“The effect we experience as tap dancers is not that dissimilar to that of a runner pounding the pavement,” she says. The low arch insoles “have a slim profile so they fit nicely in my tap shoes. They are not so much rooted in comfort as in correcting the foot.”

After breaking a big toe by stumbling on her coffee table, Burke never goes barefoot. She wears Adidas “Aissage” slides throughout the house; otherwise strictly stable, closed footwear. “Because if you don’t deal with pain now, you could face problems later,” she says.

New tap shoes can cause blisters. To prevent this, Burke tapes squares of Elastikon rubber band to her heels “like a band-aid,” she says. “It works wonders.” When she gets a blister, she covers it with Compeed hydrocolloid blister pads. As tap shoes get sweaty and bohemian, she airs them out on a windowsill and stuffs them with charcoal bags made for shoes.

Burke also wipes her feet with a baby wipe “to take the edge off so you don’t offend everyone,” she says, and dips them in a bucket of warm water and Epsom salts every night.

Where would dancers be without the humble bucket? If there’s a takeaway, it’s this: soak your feet. Religious. American Ballet Theatre’s corps de ballet member Kathryn Boren orders ice cream cones from Door Dash to be delivered to her apartment after shows. The bucket comes out, the ice in, and she buries her legs up to the calves.

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I spoke to her on her first day off after four weeks of dancing. During the company’s summer season, she performed nightly in ABT’s Swan Lake, Don Quixote, and other ballets at the Metropolitan Opera House.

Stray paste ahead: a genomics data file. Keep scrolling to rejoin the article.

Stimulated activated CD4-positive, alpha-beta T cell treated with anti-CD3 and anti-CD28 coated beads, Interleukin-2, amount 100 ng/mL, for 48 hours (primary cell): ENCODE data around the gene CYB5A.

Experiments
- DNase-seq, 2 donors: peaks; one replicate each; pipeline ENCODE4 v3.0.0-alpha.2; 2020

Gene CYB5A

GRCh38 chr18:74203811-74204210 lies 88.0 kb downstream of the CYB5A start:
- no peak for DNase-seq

As a result, their feet feel “awful,” Boren says. “So it’s a really good time to talk about it.” She’s just recovered from the worst foot problem she’s ever had: a painful sore corn between her toes caused by rubbing of the toe bones caused by sweaty, swollen feet in pointe shoes. She missed a few rehearsals and the corn got better, then it flared up again after “Swan Lake,” making the rest of her performances a torment. (Dancers aren’t the only ones affected; any tight-fitting shoe can cause corns.)

Antibiotics and Epsom salt baths eventually healed Boren’s foot. To keep the site clean of city dirt, she avoids open-toed shoes, preferring to cover her toes with sterile gauze and tuck them into sneakers.

“I would prefer a white sneaker to almost anything,” she says for off-duty. Or fashionable sneakers, like the colorful Vejas that her boyfriend recently gave her. Another must-have is a flat bootie.

“That’s about enough for my dress shoes,” says Boren. “I had to wear a pair of heels to my sister’s wedding and I hated every minute of it. For me and most of my friends, they are more painful than pointe shoes. I think it’s the uncomfortable pressure and position and your calves aren’t stretched.

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Peck recently dared an athletic wedge-soled sandal called the Sorel X Prana Explorer Blitz Stride with thick cushioning. “I find it difficult to find something as comfortable as sneakers in the summer,” says Peck, “but they’re the most comfortable things I’ve ever worn.”